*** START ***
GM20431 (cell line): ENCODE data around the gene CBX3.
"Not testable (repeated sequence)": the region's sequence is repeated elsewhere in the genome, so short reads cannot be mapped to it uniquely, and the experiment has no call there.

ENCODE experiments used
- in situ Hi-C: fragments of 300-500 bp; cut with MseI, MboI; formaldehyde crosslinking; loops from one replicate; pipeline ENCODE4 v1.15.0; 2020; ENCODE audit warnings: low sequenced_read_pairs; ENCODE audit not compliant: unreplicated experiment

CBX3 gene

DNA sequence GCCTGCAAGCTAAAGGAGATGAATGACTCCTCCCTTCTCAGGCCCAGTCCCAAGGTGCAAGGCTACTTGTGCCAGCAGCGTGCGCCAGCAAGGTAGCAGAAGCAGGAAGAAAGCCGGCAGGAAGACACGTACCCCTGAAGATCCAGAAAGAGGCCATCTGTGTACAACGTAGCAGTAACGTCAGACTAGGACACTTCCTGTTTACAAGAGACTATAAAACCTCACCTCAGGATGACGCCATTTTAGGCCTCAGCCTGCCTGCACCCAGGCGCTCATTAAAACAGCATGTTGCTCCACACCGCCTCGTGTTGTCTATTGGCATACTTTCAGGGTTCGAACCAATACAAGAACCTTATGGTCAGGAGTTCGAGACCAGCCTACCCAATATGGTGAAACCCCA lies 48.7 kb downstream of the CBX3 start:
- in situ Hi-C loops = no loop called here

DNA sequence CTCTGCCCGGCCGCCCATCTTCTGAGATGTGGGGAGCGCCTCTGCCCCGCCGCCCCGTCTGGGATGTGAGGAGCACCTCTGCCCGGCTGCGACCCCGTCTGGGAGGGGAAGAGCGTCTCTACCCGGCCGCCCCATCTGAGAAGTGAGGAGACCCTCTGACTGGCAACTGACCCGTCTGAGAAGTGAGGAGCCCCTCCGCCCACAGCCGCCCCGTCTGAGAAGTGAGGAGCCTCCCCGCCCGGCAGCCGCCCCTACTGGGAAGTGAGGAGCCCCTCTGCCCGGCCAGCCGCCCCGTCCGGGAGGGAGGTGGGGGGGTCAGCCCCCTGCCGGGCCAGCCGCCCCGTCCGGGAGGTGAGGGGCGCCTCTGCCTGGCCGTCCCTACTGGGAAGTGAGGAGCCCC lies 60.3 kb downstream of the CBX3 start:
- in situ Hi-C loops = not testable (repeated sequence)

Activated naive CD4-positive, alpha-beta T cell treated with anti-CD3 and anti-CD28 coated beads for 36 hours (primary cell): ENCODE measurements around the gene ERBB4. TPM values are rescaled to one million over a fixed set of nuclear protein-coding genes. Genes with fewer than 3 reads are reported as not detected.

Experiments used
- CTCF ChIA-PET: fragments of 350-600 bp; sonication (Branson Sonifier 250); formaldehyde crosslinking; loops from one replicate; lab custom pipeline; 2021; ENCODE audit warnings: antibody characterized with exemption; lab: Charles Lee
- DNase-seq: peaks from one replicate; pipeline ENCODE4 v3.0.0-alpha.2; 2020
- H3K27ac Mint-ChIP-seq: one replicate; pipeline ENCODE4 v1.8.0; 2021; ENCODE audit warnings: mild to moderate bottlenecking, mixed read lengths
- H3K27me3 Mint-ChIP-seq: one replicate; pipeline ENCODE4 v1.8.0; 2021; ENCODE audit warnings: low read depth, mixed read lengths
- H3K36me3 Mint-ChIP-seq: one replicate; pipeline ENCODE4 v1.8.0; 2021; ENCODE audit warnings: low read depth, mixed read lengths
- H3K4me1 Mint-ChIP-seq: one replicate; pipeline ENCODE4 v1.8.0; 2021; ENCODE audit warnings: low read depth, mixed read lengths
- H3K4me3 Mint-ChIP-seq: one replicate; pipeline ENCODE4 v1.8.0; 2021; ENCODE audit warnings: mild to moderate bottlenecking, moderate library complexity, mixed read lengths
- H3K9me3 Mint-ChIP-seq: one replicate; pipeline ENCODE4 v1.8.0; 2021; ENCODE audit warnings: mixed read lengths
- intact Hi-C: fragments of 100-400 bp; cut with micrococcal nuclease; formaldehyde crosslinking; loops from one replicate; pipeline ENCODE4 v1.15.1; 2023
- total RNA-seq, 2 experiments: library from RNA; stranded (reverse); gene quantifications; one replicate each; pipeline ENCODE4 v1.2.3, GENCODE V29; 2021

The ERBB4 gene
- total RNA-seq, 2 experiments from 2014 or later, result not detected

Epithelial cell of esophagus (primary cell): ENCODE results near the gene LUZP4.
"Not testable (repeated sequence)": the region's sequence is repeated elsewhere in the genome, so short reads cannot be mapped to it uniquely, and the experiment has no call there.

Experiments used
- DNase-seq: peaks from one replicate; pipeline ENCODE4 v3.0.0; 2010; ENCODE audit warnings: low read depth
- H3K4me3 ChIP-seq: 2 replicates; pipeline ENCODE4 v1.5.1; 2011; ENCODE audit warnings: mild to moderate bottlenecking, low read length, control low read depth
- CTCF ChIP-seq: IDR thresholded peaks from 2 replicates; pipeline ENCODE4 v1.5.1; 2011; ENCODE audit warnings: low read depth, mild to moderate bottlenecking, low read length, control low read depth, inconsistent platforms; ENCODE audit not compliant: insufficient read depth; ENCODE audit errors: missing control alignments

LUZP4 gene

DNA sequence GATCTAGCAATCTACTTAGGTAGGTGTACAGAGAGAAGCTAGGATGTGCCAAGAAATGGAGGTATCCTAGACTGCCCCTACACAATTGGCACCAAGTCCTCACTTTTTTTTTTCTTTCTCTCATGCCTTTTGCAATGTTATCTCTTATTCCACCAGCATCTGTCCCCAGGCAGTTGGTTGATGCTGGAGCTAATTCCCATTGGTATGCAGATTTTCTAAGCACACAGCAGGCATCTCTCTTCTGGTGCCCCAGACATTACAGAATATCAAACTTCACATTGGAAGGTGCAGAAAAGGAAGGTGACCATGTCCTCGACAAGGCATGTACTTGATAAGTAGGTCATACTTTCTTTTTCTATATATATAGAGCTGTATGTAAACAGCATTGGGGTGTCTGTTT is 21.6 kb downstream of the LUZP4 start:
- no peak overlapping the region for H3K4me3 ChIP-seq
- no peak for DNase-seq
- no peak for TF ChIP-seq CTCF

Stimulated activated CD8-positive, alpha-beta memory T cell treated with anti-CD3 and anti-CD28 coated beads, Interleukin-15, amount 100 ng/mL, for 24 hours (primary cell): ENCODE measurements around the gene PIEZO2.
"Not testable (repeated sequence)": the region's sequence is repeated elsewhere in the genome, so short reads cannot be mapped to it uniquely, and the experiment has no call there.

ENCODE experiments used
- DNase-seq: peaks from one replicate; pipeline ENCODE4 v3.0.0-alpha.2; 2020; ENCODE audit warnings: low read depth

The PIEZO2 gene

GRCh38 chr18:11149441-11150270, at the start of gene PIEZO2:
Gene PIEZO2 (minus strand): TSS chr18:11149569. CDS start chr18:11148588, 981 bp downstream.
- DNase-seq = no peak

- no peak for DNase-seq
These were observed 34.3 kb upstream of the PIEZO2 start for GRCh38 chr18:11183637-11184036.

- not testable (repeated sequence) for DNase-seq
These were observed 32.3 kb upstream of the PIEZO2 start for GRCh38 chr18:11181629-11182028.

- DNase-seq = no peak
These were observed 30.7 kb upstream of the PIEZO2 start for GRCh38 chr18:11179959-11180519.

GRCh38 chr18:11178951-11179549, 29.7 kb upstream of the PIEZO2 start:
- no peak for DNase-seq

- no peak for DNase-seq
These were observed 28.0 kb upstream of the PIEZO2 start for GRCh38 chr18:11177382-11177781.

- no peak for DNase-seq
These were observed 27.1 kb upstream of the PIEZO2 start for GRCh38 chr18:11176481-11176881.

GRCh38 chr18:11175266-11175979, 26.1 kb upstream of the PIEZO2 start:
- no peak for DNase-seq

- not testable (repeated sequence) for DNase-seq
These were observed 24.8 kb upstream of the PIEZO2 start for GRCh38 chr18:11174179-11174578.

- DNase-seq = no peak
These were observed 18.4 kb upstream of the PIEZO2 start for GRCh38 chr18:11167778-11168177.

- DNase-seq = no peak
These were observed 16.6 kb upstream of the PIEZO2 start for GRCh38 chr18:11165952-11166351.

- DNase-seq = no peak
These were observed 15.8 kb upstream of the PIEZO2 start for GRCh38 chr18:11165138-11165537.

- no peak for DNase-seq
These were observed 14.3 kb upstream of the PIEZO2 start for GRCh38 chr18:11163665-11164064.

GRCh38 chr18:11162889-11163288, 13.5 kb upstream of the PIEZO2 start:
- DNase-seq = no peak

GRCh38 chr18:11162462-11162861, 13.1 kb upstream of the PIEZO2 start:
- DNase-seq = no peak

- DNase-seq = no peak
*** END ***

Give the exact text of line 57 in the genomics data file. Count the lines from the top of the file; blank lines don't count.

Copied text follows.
- not testable (repeated sequence) for DNase-seq